I drew up a few boxes to illustrate table objects (with available time slots for the evening), a table manager (to hold the table objects), customer objects (to associate various customers to tables via their reservations), some API's (e.g. "query the table manager to find an open table to fit a party of X"). As I worked up the diagram, I talked about the various pros and cons to the approaches. When we finished up, they seemed to be very unhappy about the fact I hadn't explicitly called out calendar dates in the reservation system (I had just gone ahead with an assumption that a customer was only going to be thinking about a reservation on one particular day at any time). So this team might have done a thumbs down on me.
Composition means that an object's behaviors are specified by other objects it contains. For instance, a Dragon class might contain a Movement object that specifies flight. Inheritance, as is usually used in OO, means that behavior is specified by an object's position in a class heirarchy. A Dragon would inherit from a FlyingObject class, for instance, and flight behavior would be coded there. Inheritance makes refactoring behavior tricky, because changing a behavior (e.g. a dragon that can fly in SPACE) implies changing that behavior for all objects that inherit from a superclass. With a design based on composition, the space dragon is as simple as creating a new Movement object that details how to move through space.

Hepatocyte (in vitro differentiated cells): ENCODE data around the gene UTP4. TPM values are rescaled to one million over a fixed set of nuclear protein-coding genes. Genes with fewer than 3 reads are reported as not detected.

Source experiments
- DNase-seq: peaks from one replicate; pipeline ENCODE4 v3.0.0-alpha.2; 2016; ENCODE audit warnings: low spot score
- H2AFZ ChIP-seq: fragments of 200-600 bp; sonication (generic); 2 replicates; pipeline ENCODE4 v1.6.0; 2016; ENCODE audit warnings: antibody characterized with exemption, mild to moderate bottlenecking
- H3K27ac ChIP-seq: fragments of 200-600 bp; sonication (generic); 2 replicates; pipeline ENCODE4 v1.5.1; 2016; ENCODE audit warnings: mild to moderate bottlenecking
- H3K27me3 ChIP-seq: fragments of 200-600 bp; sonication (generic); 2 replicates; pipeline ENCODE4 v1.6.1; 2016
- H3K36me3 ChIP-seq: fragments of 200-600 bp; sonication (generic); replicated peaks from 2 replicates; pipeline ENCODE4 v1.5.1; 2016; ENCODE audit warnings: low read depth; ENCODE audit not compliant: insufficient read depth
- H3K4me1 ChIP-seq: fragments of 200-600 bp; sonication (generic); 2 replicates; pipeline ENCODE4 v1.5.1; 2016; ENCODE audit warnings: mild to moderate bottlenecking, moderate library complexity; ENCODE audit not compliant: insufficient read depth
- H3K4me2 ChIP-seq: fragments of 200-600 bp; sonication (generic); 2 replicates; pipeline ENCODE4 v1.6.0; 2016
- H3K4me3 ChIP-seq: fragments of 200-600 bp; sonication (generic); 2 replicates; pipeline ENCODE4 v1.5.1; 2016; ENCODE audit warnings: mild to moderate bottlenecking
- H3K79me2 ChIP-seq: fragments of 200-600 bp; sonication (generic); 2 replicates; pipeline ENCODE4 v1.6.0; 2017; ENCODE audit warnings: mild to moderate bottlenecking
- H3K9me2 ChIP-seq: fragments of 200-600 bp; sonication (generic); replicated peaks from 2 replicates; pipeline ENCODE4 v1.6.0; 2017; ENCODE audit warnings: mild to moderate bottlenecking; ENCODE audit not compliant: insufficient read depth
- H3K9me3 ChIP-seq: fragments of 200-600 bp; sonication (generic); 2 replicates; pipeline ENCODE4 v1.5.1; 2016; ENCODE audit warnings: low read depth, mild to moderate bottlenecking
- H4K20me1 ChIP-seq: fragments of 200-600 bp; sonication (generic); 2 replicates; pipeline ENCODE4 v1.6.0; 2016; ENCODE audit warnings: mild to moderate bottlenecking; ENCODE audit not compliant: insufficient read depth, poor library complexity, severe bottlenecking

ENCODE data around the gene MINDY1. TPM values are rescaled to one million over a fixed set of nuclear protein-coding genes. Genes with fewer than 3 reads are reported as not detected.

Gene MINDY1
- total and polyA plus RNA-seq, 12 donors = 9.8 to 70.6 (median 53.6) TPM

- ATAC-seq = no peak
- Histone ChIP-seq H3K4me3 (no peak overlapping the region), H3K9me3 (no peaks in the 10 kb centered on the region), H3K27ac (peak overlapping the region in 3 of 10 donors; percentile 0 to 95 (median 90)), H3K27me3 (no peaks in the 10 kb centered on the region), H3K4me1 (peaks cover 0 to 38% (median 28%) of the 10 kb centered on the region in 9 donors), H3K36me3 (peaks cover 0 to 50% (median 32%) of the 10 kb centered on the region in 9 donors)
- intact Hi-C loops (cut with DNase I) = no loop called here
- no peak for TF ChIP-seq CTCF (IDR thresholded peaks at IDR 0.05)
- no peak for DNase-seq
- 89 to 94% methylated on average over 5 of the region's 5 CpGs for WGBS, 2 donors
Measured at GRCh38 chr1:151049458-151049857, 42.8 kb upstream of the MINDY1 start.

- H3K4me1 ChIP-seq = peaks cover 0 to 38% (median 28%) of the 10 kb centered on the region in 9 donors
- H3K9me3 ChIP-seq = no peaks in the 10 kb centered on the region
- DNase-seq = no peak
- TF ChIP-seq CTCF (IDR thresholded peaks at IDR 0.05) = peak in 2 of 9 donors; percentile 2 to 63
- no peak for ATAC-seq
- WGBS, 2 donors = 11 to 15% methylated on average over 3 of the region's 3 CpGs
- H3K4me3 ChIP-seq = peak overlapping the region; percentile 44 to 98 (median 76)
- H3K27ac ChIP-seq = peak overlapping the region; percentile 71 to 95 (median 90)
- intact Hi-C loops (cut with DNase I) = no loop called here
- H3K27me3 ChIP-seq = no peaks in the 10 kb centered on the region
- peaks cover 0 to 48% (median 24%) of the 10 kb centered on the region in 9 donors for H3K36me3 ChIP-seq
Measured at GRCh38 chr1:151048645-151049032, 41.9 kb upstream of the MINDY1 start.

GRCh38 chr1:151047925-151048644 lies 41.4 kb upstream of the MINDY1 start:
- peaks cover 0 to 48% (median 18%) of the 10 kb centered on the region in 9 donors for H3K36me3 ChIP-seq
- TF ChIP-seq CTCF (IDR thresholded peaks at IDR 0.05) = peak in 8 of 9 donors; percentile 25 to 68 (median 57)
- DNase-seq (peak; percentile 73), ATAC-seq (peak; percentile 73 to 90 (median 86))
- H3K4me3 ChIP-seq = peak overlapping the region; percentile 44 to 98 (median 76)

This problem can be either easy or complicated. Many follow up questions may come. My advice is to keep it simple and improve it later. The fact that the design has to be told at the phone makes it a bit complicated.